Friday, August 27, 2010

Nudity and Censorship

The Golden Mean
I found an interesting article on Yahoo! Canada regarding a particular book being banned in Western Canada, specifically The Golden Mean by Annabel Lyon. While I normally expect books to be banned based on actual content within the text, this book was banned not for the content of the book, but for the photograph on the cover. Now, the cover I show here is the U.S. cover, in which the boy on the horse is wearing a loin cloth of sorts. On the Canadian cover, which you can take a peek at here, the boy is wearing nothing but his birthday suit while plastering himself across the horse's body. The banning itself is only on Western Canadian ferries,which are owned by the government of the province British Columbia. So this means the books are simply not stocked in the gift shops. Technically speaking, I'm sure LOTS of other books are not stocked in these gift shops, too, but this one got special attention because of the prestige the book has garnered. "Lyon's fictional account of Aristotle as tutor to Alexander the Great won Canada's prestigious 2009 Rogers Writers' Trust first prize, and was a finalist in Canada's two other largest literary awards, the Giller Prize and the Governor General's Award."
My personal opinion on this incident? I'm a bit torn as to which "side" to pick. On one side, I really don't care for book banning, period. But on the other side, I remember working in a bookstore, and the hoops we would have to jump through to make every customer happy. My guess is that someone found the book in one of those gift shops and complained, and the complaint spiraled out of control. Book covers that could be classified as "soft porn" were not an uncommon occurrence in the bookstore. If there was only one or two copies, we generally did not worry about it, since it would only be spined anyways, and the average customer's gaze would pass right over it. If a less-than-appealing book cover was supposed to be featured somewhere prominent within the store, we generally tried to put it in the least prominent location and replace it as soon as something else came up that could be classified as "more important." With some genres, such as romance, sexuality, or even adult manga, we would have to "police" the areas on busy days for underage teens. And yes, I have even had to card a few to get them away from the "adult" books - not my favorite part of the job.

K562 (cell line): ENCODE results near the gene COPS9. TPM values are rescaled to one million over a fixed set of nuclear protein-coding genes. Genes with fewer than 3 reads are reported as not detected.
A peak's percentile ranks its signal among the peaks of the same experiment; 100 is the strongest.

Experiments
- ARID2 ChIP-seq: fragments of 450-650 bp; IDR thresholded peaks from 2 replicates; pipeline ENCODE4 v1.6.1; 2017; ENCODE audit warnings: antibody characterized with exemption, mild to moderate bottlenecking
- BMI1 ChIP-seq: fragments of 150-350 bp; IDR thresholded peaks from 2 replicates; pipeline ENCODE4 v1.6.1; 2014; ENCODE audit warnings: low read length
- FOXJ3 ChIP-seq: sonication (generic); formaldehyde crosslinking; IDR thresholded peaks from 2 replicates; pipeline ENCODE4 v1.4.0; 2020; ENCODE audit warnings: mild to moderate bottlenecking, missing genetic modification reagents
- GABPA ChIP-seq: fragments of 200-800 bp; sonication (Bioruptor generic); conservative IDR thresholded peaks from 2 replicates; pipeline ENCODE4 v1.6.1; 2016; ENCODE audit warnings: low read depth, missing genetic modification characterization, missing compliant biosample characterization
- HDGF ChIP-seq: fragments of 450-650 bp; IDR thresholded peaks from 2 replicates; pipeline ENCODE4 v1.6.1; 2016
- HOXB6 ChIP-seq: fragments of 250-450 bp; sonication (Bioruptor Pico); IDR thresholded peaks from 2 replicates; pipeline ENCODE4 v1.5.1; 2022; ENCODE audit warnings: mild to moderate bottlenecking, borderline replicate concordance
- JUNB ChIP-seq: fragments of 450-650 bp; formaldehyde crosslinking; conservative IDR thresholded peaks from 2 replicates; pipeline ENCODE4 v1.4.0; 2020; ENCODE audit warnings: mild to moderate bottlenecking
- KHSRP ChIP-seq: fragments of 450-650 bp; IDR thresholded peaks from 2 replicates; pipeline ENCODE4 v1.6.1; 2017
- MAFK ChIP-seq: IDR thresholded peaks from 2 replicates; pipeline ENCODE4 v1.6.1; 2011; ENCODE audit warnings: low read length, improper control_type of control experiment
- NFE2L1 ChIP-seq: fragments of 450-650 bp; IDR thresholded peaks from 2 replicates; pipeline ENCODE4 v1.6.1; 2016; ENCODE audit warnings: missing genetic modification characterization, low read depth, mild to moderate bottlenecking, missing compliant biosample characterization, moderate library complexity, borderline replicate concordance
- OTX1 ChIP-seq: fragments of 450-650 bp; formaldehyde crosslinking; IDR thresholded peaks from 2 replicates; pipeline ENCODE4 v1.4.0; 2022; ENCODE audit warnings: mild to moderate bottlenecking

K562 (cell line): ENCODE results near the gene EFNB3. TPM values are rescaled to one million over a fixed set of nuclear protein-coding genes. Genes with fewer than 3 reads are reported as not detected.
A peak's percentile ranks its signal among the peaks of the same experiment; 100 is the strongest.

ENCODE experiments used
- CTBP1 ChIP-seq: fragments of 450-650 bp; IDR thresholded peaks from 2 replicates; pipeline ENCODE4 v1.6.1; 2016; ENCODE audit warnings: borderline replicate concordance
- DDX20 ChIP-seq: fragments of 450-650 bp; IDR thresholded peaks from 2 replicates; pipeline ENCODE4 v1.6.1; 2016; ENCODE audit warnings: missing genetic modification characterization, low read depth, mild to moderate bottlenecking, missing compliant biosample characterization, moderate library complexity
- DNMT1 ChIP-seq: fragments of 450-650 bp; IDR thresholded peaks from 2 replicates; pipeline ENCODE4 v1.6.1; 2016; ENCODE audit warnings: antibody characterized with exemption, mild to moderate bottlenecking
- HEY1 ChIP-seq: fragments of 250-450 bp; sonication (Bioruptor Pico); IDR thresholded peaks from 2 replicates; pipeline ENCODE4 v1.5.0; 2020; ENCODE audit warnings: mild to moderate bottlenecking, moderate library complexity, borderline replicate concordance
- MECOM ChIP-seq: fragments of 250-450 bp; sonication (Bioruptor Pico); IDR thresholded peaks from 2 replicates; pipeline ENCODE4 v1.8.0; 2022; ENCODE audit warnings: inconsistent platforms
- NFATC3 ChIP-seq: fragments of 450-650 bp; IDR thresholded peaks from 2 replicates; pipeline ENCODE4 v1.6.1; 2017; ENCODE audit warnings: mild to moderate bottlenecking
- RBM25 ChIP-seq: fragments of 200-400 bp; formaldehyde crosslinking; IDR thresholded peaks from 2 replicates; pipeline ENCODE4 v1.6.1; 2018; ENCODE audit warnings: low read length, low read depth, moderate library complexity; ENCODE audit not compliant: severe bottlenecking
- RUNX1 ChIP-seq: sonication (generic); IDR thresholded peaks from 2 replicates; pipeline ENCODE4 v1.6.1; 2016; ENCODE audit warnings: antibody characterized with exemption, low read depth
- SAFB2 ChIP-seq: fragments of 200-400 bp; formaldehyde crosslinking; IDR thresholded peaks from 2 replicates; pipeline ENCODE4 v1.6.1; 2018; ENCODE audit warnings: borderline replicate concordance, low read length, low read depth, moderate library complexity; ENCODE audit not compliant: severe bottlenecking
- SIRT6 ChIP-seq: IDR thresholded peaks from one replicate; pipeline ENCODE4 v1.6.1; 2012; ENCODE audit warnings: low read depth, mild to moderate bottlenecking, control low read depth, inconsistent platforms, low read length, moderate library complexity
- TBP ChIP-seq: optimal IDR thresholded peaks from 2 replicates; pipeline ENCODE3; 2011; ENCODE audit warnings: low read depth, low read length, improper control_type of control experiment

I also have to wonder what the publishers were thinking with putting nudity on the cover - they had to have known that it would reduce the selling potential of the book, since obviously people do still judge a book by its cover. But the topic of how book covers are designed is a whole other can of worms that I'll save for another time.

Where do you stand on this particular case of book banning?


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